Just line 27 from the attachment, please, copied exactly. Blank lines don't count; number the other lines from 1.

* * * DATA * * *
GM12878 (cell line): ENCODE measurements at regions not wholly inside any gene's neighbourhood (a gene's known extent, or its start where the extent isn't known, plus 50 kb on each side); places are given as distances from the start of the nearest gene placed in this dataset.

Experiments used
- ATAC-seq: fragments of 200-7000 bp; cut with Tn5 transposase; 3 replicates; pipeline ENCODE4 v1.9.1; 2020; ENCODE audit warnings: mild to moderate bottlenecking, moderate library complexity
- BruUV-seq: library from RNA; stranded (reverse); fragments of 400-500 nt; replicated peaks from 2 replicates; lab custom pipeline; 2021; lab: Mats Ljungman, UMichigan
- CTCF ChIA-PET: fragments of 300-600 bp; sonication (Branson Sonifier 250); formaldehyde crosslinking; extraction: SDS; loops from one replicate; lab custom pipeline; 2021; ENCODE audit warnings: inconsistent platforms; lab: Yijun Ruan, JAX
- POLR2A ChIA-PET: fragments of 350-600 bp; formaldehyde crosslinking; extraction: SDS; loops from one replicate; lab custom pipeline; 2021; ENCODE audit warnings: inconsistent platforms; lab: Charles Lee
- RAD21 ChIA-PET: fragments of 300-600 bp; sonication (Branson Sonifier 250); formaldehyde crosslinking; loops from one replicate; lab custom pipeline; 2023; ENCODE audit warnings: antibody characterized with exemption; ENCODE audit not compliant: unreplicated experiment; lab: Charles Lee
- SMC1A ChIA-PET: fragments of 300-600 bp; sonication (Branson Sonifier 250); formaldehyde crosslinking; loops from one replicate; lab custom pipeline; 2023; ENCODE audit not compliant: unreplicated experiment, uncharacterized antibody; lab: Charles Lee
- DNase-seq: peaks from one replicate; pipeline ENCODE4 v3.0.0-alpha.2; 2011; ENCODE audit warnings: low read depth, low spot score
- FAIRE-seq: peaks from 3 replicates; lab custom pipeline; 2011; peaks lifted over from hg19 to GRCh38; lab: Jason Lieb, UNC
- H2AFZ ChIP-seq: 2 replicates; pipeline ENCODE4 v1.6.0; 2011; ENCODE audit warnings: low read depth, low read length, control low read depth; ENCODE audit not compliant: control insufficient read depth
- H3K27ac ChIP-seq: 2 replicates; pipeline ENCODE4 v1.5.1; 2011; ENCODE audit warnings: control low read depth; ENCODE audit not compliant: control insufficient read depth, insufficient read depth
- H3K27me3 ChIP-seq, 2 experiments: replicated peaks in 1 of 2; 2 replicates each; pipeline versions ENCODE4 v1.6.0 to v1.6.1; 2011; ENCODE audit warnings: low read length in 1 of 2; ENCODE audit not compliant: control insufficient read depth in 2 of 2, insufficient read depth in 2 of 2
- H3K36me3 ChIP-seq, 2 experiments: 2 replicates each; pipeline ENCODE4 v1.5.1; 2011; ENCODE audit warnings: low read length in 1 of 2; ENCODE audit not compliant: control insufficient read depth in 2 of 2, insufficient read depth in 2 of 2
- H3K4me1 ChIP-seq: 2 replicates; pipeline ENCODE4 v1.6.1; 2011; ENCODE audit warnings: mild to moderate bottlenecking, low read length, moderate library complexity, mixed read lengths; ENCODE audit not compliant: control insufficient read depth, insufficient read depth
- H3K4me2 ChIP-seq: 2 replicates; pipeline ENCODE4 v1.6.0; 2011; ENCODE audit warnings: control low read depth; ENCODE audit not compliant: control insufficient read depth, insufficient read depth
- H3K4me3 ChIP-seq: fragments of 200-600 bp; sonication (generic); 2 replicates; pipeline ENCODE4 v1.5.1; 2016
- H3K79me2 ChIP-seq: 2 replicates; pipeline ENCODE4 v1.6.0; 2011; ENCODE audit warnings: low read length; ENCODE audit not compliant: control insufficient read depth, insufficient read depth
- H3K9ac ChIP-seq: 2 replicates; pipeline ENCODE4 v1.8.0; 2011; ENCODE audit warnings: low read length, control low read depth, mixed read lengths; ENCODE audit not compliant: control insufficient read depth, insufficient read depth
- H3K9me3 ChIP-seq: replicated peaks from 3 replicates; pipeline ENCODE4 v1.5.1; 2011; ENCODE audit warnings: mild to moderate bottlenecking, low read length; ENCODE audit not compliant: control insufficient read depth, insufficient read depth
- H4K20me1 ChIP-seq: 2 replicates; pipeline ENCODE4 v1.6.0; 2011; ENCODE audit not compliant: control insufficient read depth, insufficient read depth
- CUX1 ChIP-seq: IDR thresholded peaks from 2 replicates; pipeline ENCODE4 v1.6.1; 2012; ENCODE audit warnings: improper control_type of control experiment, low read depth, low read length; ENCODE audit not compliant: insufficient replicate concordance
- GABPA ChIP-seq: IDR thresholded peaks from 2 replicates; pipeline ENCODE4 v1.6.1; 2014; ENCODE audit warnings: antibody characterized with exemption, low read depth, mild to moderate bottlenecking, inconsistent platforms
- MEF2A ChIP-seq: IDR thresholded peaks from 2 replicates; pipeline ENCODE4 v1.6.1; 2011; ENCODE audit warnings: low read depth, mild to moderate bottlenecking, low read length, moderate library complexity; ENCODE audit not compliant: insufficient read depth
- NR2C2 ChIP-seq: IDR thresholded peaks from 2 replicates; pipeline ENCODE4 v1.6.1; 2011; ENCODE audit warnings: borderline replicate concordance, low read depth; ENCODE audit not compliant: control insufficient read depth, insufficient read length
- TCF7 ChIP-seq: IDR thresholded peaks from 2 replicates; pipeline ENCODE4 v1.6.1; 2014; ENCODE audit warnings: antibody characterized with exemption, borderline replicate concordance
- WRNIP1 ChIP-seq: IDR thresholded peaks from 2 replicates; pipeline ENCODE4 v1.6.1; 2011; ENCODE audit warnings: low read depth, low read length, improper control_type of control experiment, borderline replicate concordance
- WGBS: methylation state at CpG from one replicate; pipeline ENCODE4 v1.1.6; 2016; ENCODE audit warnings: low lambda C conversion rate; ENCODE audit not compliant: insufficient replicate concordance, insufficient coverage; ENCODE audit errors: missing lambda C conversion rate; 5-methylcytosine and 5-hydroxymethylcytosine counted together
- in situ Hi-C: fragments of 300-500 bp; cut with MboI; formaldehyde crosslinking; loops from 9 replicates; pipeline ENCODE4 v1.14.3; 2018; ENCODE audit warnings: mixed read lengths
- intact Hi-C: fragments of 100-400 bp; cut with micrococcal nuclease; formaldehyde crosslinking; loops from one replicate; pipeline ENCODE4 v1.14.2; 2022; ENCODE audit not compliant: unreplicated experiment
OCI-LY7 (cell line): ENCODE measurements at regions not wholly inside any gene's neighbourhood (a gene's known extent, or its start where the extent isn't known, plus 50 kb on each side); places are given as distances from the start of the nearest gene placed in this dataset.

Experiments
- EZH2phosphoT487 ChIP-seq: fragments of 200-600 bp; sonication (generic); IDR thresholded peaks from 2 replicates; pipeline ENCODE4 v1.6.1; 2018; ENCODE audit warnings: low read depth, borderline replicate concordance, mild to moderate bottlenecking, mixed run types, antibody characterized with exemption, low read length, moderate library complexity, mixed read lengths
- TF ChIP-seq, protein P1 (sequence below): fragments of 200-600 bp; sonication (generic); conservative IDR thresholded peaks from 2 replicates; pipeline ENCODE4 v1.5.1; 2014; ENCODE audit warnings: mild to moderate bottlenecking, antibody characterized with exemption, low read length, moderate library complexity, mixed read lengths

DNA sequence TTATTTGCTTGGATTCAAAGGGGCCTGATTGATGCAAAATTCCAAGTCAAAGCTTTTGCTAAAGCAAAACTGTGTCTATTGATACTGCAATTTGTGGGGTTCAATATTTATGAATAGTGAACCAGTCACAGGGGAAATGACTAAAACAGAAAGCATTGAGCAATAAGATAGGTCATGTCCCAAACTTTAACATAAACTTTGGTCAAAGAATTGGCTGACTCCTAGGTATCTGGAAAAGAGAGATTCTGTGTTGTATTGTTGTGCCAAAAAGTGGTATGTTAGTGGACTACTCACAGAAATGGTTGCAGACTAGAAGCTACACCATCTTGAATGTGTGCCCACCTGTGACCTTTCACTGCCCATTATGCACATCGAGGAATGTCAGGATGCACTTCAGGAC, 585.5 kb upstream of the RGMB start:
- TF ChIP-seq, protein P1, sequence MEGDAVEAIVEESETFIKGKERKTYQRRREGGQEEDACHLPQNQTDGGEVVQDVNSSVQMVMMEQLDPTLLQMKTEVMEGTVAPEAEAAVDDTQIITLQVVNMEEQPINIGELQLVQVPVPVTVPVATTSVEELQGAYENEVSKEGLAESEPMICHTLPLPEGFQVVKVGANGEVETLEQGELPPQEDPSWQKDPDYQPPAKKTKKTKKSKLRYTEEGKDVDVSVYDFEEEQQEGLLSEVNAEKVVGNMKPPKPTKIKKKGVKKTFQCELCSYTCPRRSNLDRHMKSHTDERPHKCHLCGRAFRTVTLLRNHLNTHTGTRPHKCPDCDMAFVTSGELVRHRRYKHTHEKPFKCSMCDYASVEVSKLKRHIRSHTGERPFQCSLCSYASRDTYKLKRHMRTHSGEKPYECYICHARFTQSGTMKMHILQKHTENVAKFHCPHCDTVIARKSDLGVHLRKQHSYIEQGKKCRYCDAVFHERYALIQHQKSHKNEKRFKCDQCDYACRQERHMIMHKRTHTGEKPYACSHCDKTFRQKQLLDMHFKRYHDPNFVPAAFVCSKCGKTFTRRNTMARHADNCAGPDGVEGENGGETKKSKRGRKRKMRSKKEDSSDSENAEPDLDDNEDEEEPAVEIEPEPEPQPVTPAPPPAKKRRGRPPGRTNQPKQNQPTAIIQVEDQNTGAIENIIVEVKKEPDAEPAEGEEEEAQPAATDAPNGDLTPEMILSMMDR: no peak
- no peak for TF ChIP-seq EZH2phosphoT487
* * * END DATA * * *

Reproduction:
- WRNIP1 ChIP-seq: IDR thresholded peaks from 2 replicates; pipeline ENCODE4 v1.6.1; 2011; ENCODE audit warnings: low read depth, low read length, improper control_type of control experiment, borderline replicate concordance